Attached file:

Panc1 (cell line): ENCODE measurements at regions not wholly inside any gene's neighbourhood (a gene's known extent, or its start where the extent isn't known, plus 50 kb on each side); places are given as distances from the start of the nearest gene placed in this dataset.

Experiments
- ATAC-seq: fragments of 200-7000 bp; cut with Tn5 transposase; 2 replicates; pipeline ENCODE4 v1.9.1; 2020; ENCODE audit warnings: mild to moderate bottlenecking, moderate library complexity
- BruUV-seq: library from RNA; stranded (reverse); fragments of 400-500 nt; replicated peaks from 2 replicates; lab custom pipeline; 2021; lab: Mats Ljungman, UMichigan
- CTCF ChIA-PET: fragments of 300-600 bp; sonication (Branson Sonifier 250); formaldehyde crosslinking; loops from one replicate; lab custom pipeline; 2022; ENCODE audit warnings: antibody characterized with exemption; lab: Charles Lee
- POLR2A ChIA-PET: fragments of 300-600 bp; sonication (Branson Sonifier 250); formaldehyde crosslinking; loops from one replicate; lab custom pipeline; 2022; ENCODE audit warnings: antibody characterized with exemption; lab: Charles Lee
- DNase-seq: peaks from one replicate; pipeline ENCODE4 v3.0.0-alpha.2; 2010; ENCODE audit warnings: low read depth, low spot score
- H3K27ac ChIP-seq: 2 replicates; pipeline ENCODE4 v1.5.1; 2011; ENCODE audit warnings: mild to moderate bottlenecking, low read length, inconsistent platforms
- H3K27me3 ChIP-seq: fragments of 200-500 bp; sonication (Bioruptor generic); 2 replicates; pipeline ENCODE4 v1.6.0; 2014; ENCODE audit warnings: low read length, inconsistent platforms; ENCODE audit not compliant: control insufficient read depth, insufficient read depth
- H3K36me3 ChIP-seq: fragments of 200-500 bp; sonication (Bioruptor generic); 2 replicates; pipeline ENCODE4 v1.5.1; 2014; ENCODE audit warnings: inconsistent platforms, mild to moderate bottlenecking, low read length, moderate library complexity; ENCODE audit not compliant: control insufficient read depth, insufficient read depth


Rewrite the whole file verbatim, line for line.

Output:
Panc1 (cell line): ENCODE measurements at regions not wholly inside any gene's neighbourhood (a gene's known extent, or its start where the extent isn't known, plus 50 kb on each side); places are given as distances from the start of the nearest gene placed in this dataset.

Experiments
- ATAC-seq: fragments of 200-7000 bp; cut with Tn5 transposase; 2 replicates; pipeline ENCODE4 v1.9.1; 2020; ENCODE audit warnings: mild to moderate bottlenecking, moderate library complexity
- BruUV-seq: library from RNA; stranded (reverse); fragments of 400-500 nt; replicated peaks from 2 replicates; lab custom pipeline; 2021; lab: Mats Ljungman, UMichigan
- CTCF ChIA-PET: fragments of 300-600 bp; sonication (Branson Sonifier 250); formaldehyde crosslinking; loops from one replicate; lab custom pipeline; 2022; ENCODE audit warnings: antibody characterized with exemption; lab: Charles Lee
- POLR2A ChIA-PET: fragments of 300-600 bp; sonication (Branson Sonifier 250); formaldehyde crosslinking; loops from one replicate; lab custom pipeline; 2022; ENCODE audit warnings: antibody characterized with exemption; lab: Charles Lee
- DNase-seq: peaks from one replicate; pipeline ENCODE4 v3.0.0-alpha.2; 2010; ENCODE audit warnings: low read depth, low spot score
- H3K27ac ChIP-seq: 2 replicates; pipeline ENCODE4 v1.5.1; 2011; ENCODE audit warnings: mild to moderate bottlenecking, low read length, inconsistent platforms
- H3K27me3 ChIP-seq: fragments of 200-500 bp; sonication (Bioruptor generic); 2 replicates; pipeline ENCODE4 v1.6.0; 2014; ENCODE audit warnings: low read length, inconsistent platforms; ENCODE audit not compliant: control insufficient read depth, insufficient read depth
- H3K36me3 ChIP-seq: fragments of 200-500 bp; sonication (Bioruptor generic); 2 replicates; pipeline ENCODE4 v1.5.1; 2014; ENCODE audit warnings: inconsistent platforms, mild to moderate bottlenecking, low read length, moderate library complexity; ENCODE audit not compliant: control insufficient read depth, insufficient read depth